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The role of technology in healthy habit change

By ucjubil, on 30 May 2017

By: Colin Bullen, the head of Habits at Work

Technology has emerged strongly into the world of wellbeing and is regarded by many, this author included, as a powerful force for positive change in a challenging market. Wellbeing has been in existence for many years but evidence of its success is difficult to see, certainly at a population level. Can technology really deliver for wellbeing where we’ve failed so badly in the past?

Many people have latched onto technology as the solution, rather than seeing it as a tool to be used in the context of the complex human process of change. This belief is driven by many apparently successful interventions where behaviour change is identified and enjoyed by participants using technology only. Such behaviour change is, however, often short-lived as the habits that shaped our lives in the past re-emerge to dominate once again.

Despite the lack of success at a population level, behaviour change is relatively easy to achieve. With the right motivators and bit of novelty, instigators can encourage people to try new behaviours and even report back positively on them.

However, once the novelty of the new device, or app, has worn off, the population will lose interest. New glittering objects will attract us away from the current technology and, if the new technology does not support change, then behaviour will revert to previous norms.

In my business, we’ve stopped talking about behaviour change and rather look to help people adopt new healthy habits.  To have a meaningful impact, we have to build change that lasts.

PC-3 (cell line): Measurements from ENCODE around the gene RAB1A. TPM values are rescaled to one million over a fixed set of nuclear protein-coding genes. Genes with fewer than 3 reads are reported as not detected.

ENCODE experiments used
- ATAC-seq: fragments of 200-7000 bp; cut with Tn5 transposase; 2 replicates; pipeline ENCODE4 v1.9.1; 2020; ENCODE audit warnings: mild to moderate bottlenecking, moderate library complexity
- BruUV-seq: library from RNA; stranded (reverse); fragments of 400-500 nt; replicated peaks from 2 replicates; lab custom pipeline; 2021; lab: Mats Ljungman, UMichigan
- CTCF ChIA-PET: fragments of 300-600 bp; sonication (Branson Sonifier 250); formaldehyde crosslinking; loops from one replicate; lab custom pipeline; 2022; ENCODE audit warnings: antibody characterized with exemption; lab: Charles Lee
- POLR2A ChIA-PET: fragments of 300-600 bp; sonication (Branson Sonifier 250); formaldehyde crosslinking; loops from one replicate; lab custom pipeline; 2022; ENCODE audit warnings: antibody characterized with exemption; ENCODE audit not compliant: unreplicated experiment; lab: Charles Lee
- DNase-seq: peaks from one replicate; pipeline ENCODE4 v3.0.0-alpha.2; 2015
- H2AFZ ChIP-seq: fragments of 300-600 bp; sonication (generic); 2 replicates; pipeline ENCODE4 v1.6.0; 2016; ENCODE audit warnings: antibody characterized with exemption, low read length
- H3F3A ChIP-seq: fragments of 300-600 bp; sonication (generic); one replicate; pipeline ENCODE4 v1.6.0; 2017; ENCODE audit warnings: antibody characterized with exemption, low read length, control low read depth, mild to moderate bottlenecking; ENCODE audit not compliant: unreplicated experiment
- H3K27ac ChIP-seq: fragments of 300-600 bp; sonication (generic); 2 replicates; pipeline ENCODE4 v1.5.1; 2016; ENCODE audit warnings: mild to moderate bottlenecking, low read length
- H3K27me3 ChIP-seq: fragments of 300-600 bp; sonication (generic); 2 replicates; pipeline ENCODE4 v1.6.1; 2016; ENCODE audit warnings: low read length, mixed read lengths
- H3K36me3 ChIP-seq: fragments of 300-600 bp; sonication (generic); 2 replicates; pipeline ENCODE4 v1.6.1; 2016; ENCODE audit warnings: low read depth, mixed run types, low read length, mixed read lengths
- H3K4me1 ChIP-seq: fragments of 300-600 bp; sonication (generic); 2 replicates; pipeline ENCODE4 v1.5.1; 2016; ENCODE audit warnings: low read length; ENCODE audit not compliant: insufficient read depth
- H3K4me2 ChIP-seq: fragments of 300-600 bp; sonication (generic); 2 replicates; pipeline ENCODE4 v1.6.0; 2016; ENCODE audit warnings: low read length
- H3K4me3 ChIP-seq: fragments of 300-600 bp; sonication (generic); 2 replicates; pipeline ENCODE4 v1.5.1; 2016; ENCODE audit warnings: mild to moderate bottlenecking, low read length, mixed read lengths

Giving people the power to resist the temptation to revert to historical bad habits is perhaps the hardest part of creating effective wellbeing programmes. It’s certainly the least considered. Successful wellbeing programmes not only motivate the change and show people they can achieve a new healthier state, but they will help them remove the barriers to that change and anticipate the temptations that inevitably emerge and new habits evolve. Some of this can be delivered by technology, but change protagonists must also consider other contexts in which a user moves to be truly effective. Over the long term, amongst other things this means that the spaces that surround the user need to be adjusted to support the new direction – either by the individual or perhaps more commonly by employers and governments.

So, technology is a powerful force for change. But to modify mankind’s drift towards unhealthy behaviour and non-communicable disease, more than just the technology is required. Consider your population’s context and ask whether it supports the desired direction of travel, or not. If it doesn’t, you can be fairly sure that any change you achieve will be temporary, to be replaced in time by the behaviours you were trying hard to eradicate.


  • To what extent have you considered the contexts that people live, work and study when designing products for habits change? How often have you taken a shortcut, thinking that short-term behaviour change is enough?
  • What changes can we make to the technology to help users create the spaces for themselves that support the change we all want to see, enabling its longevity?


BIO: Colin Bullen is an actuary by profession, and is the head of Habits at Work, the consulting division of the behavioural research company BRATLAB. He is the deputy chair of the Institute and Faculty of Actuaries Working Party on Wearables and the Internet of Things, and is passionate about making the world a healthier and happier place to be.

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